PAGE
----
What Deficiency Causes Dark Circles
What Deficiency Causes Dark Circles? Dark circles or bags under your eyes can be caused by many things, including lack of sleep, stress, allergies, or hormones like estrogen. But what if you’ve been plagued with these unsightly discolorations since childhood? If so, it may be time to check your iron levels — specifically, your hemoglobin level.
Hemoglobin is the protein that gives our blood its color. It’s also essential to life because our bodies need this red pigment to carry oxygen throughout the body. When we have too little of this crucial protein, our blood lacks healthy red blood cells, which leads to anemia. Anemia affects about one-third of women and two-thirds of men over age 50 [sources: CDC; Mayo Clinic].
There are several types of anemia but most often it’s due to iron deficiency. Iron helps in the production of new red blood cells as well as in their maintenance (a process called erythropoiesis). Without enough iron, our iron reserves cannot keep up with demand. This is why iron deficiency causes fatigue, shortness of breath, dizziness, headaches, irritability and other symptoms. Iron deficiency anemia is classified into three categories based on severity: iron deficient without anemia, iron deficiency with anemia,and true anemic iron deficiency.
The first type occurs when there’s not enough iron in the diet or the digestive system isn’t absorbing all of it. In the second case, some iron has made it into the bloodstream but it doesn’t have anywhere to go because there aren’t enough red blood cells to pick up any extra iron. And in the third category, no amount of iron supplements will fix the problem because there’s actually too much iron floating around.
Iron deficiency can occur at any stage of life. About 13 percent of toddlers between 2 and 5 years old suffer from it. Some factors that affect how likely you are to develop anemia include your gender, weight, ethnicity, health problems such as diabetes, kidney disease, Crohn’s disease, celiac disease, chronic infections and medications like antibiotics.
If you’re concerned about whether you might have iron deficiency anemia, talk to your doctor. He or she can test your serum ferritin level. Ferritin is a storage form of iron found in the liver. Your doctor can tell if your ferritin level is low if it’s less than 30 micrograms per liter. A normal range varies depending on your sex and age, but a woman who is pregnant should aim for a higher number of 100 to 300 micrograms per deciliter.
For more information on treating iron deficiency anemia, read on.
The average American consumes only 11 milligrams of iron each day, far below the recommended daily intake of 18 mg a day.
Treating Deficiency Causes
Once you know you have a nutritional deficiency, you’ll want to correct it immediately. You don’t want to wait until you notice symptoms.
Your physician needs to evaluate your overall health before making any specific recommendations regarding treatment. For example, he or she will consider your medical history, current medications, lifestyle habits and family history. Your doctor may suggest testing to determine exactly what kind of nutrient deficiency you may have. Testing methods include:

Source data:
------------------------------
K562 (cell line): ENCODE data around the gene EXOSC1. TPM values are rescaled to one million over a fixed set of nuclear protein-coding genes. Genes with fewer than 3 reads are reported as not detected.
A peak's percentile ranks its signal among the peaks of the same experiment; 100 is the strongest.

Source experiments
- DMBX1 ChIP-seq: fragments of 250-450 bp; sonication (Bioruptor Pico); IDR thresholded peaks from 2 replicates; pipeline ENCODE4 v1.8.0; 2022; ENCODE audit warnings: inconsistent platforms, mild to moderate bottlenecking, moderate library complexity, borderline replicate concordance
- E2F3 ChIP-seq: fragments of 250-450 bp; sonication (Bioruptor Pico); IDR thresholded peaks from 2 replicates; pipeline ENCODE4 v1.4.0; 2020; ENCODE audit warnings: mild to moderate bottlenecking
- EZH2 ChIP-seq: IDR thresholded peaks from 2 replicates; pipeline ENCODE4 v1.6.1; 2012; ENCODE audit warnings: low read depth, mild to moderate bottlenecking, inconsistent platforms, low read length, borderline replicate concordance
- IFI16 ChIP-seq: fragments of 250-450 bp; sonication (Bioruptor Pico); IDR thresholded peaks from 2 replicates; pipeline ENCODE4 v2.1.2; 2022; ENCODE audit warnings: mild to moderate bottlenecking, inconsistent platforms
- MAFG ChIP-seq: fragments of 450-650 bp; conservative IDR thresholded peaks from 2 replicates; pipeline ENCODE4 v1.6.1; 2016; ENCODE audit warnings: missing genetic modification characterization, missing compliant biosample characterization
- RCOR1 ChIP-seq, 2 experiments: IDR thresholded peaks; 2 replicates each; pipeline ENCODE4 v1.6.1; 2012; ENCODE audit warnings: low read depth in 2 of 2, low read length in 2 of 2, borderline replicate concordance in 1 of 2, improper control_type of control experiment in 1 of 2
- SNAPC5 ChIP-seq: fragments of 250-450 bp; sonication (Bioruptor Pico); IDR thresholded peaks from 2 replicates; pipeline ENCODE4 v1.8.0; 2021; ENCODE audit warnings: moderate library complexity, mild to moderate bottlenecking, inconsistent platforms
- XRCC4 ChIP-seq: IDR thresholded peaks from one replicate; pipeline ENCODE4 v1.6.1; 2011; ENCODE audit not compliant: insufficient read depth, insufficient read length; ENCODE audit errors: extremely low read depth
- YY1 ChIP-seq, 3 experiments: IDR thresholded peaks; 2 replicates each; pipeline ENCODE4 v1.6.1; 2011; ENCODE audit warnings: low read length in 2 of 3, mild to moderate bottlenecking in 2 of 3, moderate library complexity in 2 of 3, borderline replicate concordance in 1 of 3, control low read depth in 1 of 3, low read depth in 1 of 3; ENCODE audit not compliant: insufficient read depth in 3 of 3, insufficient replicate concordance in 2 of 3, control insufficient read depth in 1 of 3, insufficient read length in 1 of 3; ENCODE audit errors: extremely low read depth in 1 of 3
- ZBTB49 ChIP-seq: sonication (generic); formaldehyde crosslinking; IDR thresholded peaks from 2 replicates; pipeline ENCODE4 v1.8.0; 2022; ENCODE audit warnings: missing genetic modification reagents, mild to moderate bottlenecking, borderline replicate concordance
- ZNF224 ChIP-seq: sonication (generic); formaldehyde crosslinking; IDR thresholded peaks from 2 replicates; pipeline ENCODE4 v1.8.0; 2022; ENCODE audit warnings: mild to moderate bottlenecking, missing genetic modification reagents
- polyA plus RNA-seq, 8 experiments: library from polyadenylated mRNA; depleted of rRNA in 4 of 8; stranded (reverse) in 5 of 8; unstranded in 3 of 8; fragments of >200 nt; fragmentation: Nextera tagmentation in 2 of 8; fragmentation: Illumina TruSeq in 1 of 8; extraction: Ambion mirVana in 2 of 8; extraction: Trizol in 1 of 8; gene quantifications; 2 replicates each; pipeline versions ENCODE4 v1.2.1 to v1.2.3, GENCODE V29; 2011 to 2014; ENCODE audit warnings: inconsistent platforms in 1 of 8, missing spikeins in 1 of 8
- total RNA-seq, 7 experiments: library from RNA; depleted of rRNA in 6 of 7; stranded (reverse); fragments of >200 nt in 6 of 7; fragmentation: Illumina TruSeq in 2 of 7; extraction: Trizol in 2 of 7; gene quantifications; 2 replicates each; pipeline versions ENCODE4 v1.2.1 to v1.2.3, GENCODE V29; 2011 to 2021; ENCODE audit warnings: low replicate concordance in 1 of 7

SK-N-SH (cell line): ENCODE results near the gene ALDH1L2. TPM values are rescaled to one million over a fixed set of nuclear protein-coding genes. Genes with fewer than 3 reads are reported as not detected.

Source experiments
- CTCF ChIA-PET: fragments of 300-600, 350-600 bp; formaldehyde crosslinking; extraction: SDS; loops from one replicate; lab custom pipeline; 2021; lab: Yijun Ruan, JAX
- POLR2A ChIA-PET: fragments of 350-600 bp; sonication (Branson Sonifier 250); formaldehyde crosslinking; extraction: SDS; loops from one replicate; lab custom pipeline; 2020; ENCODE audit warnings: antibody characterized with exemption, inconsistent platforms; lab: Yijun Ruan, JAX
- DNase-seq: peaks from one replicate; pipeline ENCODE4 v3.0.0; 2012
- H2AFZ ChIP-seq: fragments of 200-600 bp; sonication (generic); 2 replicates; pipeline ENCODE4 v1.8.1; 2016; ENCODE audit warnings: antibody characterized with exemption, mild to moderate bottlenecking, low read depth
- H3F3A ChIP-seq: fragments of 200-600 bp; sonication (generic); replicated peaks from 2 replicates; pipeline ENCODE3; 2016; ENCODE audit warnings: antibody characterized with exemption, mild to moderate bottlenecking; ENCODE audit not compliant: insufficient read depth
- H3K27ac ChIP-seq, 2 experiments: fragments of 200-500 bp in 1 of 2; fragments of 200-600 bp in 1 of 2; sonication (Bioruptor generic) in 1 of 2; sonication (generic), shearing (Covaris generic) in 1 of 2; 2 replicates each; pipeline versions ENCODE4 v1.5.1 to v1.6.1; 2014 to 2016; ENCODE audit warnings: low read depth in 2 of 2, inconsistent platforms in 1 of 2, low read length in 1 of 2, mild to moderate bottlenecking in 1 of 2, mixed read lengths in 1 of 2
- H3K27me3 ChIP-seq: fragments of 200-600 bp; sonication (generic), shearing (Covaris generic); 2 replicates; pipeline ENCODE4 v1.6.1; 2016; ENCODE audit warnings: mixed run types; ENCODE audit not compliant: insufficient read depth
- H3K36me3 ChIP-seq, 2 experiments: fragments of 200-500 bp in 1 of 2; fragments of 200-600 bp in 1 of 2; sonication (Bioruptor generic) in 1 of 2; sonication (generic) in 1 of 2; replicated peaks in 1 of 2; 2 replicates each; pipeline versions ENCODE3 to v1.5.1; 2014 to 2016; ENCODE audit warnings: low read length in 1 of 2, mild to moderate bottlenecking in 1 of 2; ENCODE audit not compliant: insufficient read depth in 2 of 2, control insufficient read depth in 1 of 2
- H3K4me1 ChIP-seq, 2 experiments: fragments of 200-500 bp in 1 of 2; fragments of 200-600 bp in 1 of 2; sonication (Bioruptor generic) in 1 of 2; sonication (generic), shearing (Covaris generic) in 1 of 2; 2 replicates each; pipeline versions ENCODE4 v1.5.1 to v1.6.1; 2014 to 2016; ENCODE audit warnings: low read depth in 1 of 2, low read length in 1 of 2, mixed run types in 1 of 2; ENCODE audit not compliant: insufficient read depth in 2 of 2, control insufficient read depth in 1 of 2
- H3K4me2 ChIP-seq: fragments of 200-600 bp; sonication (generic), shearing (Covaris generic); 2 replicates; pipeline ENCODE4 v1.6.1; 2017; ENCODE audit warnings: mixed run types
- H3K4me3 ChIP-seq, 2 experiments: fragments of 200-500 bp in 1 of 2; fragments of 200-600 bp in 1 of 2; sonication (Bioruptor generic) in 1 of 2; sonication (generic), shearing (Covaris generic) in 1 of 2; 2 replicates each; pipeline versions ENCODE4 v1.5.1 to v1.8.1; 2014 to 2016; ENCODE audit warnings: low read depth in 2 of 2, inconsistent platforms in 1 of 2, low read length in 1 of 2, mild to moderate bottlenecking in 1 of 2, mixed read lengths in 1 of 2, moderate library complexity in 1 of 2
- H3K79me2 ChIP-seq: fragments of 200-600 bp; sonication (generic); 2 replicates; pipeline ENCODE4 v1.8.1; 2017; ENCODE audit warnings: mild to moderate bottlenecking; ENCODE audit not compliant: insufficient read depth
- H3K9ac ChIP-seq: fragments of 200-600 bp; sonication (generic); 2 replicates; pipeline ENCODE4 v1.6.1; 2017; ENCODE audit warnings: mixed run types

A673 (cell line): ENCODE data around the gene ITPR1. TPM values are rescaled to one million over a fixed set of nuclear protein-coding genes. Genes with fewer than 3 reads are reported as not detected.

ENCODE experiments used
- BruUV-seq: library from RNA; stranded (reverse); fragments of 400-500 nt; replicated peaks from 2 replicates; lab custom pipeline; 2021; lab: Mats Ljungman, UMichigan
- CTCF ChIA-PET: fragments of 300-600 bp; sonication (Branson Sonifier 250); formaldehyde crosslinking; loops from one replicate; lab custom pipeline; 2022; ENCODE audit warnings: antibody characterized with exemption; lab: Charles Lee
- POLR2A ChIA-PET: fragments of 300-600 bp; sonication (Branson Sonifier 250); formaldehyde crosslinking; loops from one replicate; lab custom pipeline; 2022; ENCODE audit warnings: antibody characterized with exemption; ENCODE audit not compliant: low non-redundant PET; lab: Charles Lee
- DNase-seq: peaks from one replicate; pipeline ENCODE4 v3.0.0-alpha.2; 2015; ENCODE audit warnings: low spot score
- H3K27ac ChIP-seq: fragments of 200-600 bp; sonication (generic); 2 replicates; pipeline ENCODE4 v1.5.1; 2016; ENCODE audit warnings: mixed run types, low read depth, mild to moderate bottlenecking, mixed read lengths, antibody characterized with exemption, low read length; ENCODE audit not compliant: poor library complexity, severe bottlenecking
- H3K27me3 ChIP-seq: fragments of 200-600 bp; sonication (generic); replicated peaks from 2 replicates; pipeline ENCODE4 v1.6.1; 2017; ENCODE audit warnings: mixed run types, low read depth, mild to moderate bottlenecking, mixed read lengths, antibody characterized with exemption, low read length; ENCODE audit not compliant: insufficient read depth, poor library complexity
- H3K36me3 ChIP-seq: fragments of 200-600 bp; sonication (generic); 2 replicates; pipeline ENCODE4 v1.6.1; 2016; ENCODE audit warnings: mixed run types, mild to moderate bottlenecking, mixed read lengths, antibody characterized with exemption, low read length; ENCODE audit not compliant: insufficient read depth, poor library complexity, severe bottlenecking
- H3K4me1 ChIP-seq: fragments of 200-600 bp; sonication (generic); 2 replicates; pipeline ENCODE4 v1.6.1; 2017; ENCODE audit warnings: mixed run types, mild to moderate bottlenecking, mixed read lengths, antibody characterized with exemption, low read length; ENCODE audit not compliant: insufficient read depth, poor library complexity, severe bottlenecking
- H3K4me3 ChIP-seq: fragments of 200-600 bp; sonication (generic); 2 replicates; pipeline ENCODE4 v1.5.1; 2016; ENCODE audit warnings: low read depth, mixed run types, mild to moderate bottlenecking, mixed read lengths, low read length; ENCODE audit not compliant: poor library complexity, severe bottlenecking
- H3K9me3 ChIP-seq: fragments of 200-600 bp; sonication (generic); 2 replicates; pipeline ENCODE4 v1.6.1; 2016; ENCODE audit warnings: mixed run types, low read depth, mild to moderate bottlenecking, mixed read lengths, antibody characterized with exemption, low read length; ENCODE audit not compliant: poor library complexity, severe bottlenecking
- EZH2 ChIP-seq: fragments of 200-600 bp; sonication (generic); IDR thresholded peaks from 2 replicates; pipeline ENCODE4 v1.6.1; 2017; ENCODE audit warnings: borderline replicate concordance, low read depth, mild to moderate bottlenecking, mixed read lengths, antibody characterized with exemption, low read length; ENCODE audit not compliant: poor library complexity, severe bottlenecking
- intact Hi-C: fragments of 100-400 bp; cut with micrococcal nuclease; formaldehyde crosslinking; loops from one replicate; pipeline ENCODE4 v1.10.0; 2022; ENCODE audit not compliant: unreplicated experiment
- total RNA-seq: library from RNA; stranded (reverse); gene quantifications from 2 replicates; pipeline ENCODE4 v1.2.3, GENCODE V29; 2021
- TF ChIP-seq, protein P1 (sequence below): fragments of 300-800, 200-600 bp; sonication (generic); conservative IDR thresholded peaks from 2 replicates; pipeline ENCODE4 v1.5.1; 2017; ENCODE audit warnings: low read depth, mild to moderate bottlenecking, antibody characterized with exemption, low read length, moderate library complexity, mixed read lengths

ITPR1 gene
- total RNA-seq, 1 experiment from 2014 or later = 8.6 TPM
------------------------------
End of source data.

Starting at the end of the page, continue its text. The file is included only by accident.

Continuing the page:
A small drop of blood is needed for testing. Once drawn, the lab analyzes the blood looking at levels of proteins and chemicals associated with certain nutrients.
Bone marrow biopsy
This procedure involves inserting a needle through the backbone and removing a small sample of bone marrow. Sometimes doctors use a special x-ray machine to see inside bones. Results take approximately four weeks.
Doctors can look at urine samples to get a better idea of possible deficiencies. A laboratory technician looks at chemical markers associated with different vitamins and minerals.
During this physical examination, a dentist checks your gums for signs of dry mouth or gum disease. A dental hygienist examines your teeth, tongue and oral cavity to make sure they’re free of cavities, plaque or tartar buildup.
After assessing your overall health, a nutritionist takes a detailed record of your eating habits and recommends dietary changes.
It’s important to note that your doctor won’t necessarily recommend iron supplements right away. First, his or her attention must turn toward correcting the underlying cause of your deficiency. Also, iron supplementation shouldn’t replace regular screenings to monitor your progress.
Iron supplements can come in tablets, liquids, powders and lozenges. They typically last between seven days and six months. However, taking the long term can lead to side effects like constipation, diarrhea, nausea and bloating. If you decide to supplement your diet with iron pills, ask your pharmacist or physician about available brands, dosages and safety precautions.
To learn more about treating iron deficiency anemia, browse the links on the next page.
Women who are pregnant should try to increase their iron stores during pregnancy in order to prevent premature birth. Giving birth prematurely can result in serious complications for both mother and child. Women who plan to become pregnant should consult their physicians about increasing their iron stores.
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